isn’t simply a phenomenal collection of beats, it’s an intimidating one, traditional rap cadences wouldn’t work right over the jank and skew of these rhythms.
In autobiography/guidebook How Music Works
, former Talking Head David Byrne writes, “A good singer will often use the ‘grid’ of the rhythm as something to play with - never landing exactly on a beat, but pushing and pulling around and against it in ways that we read, when it’s well done, as being emotional.” This is how Mike Skinner raps. Skinner debuted with a fully realized and distinctive style. His words fall all over the beat with barely any mind payed to where those words are, by traditional rap standards, supposed to go. Skinner’s intent was to break down barriers between rapping and normal dialogue. His loping, awkward cadences and flat, affectless tone were engineered to make every song sound like an intimate conversation between two people. One that can be funny, resigned, and poignant all in the same breath.
Skinner writes in Original Pirate Material
with a vivid eye and a firm grasp on building a scene. He opens “Weak Become Heroes” with effective but familiar details, describing a city of “gray concrete and deadbeats”. But, “grab something to eat/KFC or M’cky Dees”? That hits much closer to home. An intensely relatable line that brings to mind evenings spent hunched over a plastic tray, wondering what tastes worse, the thing you're eating or the tray it came on. Further than that, “Weak Becomes Heroes” becomes a painfully nostalgic remembering of London’s rave scene as Skinner slips backwards into memories of first ecstasy pills and “mad little events” while that “same piano loops over”. Dragging him out of his fantasy is a girl tapping him on the shoulder. “I realize five years went by, I'm older/Memories smoulder, winters colder/But that same piano loops over and over and over.”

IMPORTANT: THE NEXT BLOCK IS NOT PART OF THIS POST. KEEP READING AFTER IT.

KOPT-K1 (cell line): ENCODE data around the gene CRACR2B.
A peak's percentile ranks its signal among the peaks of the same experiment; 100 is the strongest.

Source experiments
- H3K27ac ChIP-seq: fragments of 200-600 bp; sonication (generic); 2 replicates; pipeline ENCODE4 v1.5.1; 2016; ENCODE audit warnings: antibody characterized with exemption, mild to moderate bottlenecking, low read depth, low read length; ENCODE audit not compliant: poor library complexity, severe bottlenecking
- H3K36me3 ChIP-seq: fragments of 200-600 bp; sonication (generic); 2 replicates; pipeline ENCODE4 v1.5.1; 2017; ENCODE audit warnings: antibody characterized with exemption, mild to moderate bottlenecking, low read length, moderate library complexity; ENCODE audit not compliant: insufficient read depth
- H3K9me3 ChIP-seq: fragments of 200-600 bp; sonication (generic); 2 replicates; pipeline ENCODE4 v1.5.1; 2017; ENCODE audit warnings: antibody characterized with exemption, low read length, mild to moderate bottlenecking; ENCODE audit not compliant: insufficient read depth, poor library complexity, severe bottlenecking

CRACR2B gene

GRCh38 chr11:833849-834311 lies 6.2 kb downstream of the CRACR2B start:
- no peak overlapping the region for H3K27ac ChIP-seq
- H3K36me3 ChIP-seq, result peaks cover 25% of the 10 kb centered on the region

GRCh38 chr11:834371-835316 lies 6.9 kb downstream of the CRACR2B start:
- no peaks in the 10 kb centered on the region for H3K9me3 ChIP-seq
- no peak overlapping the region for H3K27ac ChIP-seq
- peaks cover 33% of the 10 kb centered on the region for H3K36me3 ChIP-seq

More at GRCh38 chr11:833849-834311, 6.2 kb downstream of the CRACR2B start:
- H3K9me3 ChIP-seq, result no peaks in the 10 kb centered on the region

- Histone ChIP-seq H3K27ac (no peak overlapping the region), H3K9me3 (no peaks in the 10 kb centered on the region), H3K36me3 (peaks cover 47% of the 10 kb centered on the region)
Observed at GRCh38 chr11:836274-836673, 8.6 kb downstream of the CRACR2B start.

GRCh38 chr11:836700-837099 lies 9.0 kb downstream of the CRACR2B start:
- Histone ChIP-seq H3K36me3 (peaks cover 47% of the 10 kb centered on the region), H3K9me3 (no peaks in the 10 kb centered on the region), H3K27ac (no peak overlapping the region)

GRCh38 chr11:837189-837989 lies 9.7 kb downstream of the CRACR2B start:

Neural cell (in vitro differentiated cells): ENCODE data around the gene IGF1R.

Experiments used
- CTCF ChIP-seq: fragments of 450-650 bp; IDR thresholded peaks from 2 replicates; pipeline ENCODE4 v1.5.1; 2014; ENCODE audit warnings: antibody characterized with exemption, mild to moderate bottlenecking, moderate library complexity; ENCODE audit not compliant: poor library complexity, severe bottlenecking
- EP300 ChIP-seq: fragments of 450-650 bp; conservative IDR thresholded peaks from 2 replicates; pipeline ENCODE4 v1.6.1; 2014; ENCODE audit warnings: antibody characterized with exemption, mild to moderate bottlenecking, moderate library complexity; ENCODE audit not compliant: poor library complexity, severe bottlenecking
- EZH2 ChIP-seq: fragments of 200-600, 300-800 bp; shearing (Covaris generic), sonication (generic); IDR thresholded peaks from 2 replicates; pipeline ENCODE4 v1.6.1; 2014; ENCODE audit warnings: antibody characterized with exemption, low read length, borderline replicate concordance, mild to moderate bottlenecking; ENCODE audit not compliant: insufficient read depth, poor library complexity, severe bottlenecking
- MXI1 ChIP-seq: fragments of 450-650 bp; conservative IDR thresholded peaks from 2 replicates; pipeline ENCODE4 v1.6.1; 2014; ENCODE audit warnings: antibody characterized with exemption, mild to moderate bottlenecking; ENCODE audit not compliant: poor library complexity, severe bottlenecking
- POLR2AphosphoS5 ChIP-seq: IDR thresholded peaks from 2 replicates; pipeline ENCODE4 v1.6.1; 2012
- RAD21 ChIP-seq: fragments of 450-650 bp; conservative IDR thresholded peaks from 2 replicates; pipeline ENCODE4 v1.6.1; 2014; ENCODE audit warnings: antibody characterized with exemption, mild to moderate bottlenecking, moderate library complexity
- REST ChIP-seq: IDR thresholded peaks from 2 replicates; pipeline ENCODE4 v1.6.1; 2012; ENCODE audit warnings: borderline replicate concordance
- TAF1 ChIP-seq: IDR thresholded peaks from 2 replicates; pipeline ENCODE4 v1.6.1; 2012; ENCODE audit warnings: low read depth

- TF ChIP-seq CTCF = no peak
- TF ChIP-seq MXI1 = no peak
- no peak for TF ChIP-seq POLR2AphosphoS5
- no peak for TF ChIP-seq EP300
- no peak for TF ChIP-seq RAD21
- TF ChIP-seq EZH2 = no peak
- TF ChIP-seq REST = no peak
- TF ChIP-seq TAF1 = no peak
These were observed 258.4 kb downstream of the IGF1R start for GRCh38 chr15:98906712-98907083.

Some songs exist to lie to you. To tell you that things will be alright and work out in the end. That eternal happiness is possible. That every dream is worth something and possible. “Stay Positive” is not one of those songs. “Stay Positive” looks you right in the eyes and tells you nothing but the truth. “Cause this world swallows souls and when the blues unfold it gets cold,” is the first line. From there Skinner spends the first two verses detailing just how easily boredom and bitterness can curdle into addiction. By illustrating just how bad it can get, when Skinner starts offering advice by the third verse it hits hard. “Stop dreaming. People who say that are blaspheming/They’re doing 9-5 and moaning/And don’t want you succeeding where they’ve blown it.” “Stay Positive” is not interested in making you feel happy but even if it sounds heavy its message is a positive one. That things really can turn around for you, that the highest heights are scalable no matter how awful things might be in your present moment. “But never forget today/You can get back here things can stray.”
Original Pirate Material
is the sermon on the mount for the ensuing decade of British garage and hip-hop music. It contrasted a previous decade of British pomp and glamour with a starkness that didn’t demand your attention through size and spectacle but through the vitality of its sound. It remains a singular document of a time and place, a reflection of the disappointment that followed Tony Blair’s election and Britpop’s collapse. But Original Pirate Material
is not an album about despair. It was created using an Amiga 600 and an improvised soundbooth made out of mattresses. The feeling one takes away from of it is a hopeful one that that feeling is what shot new life into the UK Garage scene. That compelled thousands of kids to start creating their own music, to communicate their own experiences. If broke, average, 20-something Mike Skinner could do it, so could you.